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 Fall weather is here with vibrant reds, yellows, and oranges, saturating skylines and grassy fields alike. The crisp, cool breezes blow through the air, shocking our senses and reminding us that Summer is, in fact, truly gone. 

Now it is sweater weather!  And pumpkin-flavored everything!


1. Clean up before you close up

Before closing up your home for the cold winter months, you want to clear out all the dust, dirt, pollen, and muck that’s been accumulating throughout the summer. The last thing you want to do is get stuck inside with all of that for the next few months – especially if you have allergies!

  • Check and clean your air filters
  • Wipe down the blinds, wash the curtains, and clean the ceiling fans, floors, and carpets.
  • Wash the walls, windows, doors, baseboards, etc.
  • Get behind and under all the furniture like couches, beds, bookshelves, etc.

2. Declutter and tidy up

Purge, purge, purge. Items you no longer use or do not want either sell, donate or throw out,

Whatever you choose, getting this done at least twice a year just makes the job that much easier.

3. Get rid of unwanted guests

Our homes tend to get invaded during the summer and become safe havens for critters like bugs, spiders, flies, etc. Fall cleaning is the perfect time to get into all the crevices around your home and get rid of those guys.

  • Vacuum and wipe down all the corners and creases at the ground and ceiling level
  • Wash the window sills
  • Don’t forget the closets! 


1. Clean and store summer garden tools.

If you've got a lawn to mow, there's no doubt you're already noticing the shorter days. Nothing like mowing the lawn after dark! With shorter days and slower growing grass, it's time to start thinking about storing your mower, rakes, and wheelbarrow for the off seasons. If you have an electric mower, you’ve got it easy. But if you have a gas-powered mower, you’ll have a little extra work to do. We asked a New England mower dealer about the top reason mowers give their owners trouble in the spring, and this was his number one: If you leave gas in the tank, it can deteriorate and damage internal engine parts over the winter. Avoid this by either running the tank dry before storing it, or adding fuel stabilizer to your gasoline can and topping off the tank before you put it away.

You’ll also want to ensure an easy startup in the spring by lubricating your pistons. Simply remove the spark plug (once the engine is cool of course) and pour a capful of engine oil into the spark plug hole. Pull the start cord a couple of times to distribute the oil.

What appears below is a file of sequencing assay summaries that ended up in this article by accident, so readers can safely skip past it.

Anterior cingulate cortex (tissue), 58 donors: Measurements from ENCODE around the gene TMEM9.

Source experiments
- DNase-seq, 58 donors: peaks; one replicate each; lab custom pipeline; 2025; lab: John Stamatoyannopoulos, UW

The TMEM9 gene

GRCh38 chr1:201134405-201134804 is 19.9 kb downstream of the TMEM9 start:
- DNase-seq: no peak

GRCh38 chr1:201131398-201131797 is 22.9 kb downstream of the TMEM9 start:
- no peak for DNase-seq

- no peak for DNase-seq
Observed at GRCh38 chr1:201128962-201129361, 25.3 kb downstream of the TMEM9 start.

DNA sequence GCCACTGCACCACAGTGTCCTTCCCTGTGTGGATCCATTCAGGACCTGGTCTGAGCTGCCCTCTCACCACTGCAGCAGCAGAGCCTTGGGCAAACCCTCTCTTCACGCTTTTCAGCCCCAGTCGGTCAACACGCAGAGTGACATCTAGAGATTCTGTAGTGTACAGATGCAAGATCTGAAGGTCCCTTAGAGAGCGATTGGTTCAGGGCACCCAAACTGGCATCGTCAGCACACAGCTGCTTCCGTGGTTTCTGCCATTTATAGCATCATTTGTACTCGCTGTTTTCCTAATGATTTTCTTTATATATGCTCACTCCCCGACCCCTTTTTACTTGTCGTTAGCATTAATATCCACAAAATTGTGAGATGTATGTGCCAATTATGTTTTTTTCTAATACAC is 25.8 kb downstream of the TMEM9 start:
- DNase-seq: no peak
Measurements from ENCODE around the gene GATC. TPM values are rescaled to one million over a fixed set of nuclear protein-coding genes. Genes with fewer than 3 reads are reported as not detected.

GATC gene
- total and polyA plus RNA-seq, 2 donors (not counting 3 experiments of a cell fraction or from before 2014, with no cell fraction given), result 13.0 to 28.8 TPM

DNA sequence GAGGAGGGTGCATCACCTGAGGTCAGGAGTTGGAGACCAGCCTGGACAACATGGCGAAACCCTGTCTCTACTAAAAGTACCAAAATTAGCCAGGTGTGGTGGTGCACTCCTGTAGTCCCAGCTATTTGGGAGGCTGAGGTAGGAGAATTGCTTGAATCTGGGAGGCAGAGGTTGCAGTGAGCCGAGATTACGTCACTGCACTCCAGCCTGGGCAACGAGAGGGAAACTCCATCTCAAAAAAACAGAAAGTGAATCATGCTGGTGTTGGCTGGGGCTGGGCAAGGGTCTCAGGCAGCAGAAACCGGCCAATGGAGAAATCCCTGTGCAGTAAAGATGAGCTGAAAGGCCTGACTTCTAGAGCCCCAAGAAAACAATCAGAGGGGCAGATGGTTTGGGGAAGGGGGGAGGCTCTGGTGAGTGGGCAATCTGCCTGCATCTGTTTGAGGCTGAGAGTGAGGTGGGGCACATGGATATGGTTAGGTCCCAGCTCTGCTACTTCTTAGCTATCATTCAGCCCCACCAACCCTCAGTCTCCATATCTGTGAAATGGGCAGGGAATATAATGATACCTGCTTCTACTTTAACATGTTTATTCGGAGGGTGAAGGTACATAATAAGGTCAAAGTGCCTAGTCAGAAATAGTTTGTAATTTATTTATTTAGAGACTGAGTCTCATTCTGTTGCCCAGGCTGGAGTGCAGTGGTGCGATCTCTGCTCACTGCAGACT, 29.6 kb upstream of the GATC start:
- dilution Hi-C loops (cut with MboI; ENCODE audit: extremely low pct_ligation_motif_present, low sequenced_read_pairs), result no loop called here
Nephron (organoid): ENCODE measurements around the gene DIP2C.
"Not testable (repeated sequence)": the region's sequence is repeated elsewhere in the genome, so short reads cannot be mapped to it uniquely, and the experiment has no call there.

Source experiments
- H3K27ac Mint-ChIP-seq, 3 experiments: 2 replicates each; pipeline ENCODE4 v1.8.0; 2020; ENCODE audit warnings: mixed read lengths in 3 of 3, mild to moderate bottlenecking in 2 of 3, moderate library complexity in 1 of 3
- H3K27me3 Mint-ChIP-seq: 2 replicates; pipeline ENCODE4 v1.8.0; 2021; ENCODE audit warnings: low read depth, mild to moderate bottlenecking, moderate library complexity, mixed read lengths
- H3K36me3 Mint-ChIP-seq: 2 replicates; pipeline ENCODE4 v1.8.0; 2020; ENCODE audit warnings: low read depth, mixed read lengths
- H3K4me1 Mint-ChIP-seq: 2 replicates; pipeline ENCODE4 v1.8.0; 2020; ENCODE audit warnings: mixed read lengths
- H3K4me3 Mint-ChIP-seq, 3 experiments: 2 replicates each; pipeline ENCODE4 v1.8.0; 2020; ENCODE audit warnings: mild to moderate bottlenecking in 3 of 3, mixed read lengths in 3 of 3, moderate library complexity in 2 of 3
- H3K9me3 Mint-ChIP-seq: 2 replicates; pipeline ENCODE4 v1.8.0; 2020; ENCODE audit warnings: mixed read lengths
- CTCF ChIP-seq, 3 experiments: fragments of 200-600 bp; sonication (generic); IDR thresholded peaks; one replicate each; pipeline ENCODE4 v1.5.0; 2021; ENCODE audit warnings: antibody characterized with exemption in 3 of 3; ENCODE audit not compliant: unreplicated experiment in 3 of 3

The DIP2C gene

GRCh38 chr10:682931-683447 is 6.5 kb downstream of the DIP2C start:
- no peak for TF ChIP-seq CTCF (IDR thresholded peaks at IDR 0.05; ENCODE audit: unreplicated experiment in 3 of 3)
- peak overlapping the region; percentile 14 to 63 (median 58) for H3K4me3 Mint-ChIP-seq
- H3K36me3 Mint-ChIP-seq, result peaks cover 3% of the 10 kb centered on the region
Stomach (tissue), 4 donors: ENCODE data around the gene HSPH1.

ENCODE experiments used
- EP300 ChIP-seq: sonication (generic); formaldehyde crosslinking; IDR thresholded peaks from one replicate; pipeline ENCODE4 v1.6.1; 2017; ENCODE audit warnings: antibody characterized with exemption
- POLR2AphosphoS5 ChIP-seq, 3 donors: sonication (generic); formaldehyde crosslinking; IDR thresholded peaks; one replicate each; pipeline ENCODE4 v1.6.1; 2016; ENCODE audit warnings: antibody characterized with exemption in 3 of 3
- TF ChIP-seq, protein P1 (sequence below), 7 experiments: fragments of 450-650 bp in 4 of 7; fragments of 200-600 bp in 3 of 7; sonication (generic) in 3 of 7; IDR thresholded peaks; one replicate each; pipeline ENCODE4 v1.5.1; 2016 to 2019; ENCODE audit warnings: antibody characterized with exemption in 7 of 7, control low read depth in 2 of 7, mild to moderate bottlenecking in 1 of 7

When you’re ready to do a final cleaning, turn the mower off and turn it on its side to remove grass and remaining gunk from the deck.

2. Put away hoses and shut off exterior faucets.

If you live in a cold weather climate, hoses left attached to outdoor faucets can cause costly damage to your pipes and exterior walls. If water backs up in the pipes, it will likely freeze, expand, and then crack the hardware. So make sure to remove, drain, and store your outdoor hoses and turn off the shutoff valves that lead to those faucets. If you're not sure where to locate your shutoff valves, ask your plumber to show you. If your house has a basement, that's likely where you'll find it. 

3. Drain and turn off your sprinkler system.

Even underground irrigation systems can freeze and burst, so it’s important to turn off the water to your main sprinkler system, shut off any automatic controls, and open the drain valves to remove water trapped inside. You’ll also want to shake excess water from your above-ground sprinkler heads.

Don’t have drain valves? Hire a professional to blow out the pipes with compressed air. This will run you about $100, and will prevent costly repairs come springtime if any of your pipes burst.

4. Clean your gutters and downspouts.

5. Check the condition of your roof.

Since it’s your home’s first line of defense against wind, rain, and snow, it’s important to make sure your roof is in tip-top shape before the seasons turn. You can check for missing or loose shingles yourself, or better yet, hire a roofing professional to check it out and make any repairs. This is the best time of year to do maintenance on your roof.

6. Tend to trees and shrubs.

One of the most important home maintenance you can do in the fall is to cut the dead off your trees. This can prevent falling limbs, limit damage to your home during heavy winds and rain, and can also help preserve your trees through to the spring. Fall is also the best time to prune your plants in any climate simply because the summer growing season has come to an end.

Do you have a pool? Best to consult a professional for at least your first year as a pool owner. And always examine your pool cover for damage and replace if necessary.

Now that you have accomplished so much, kick back and enjoy that pumpkin spiced whatever.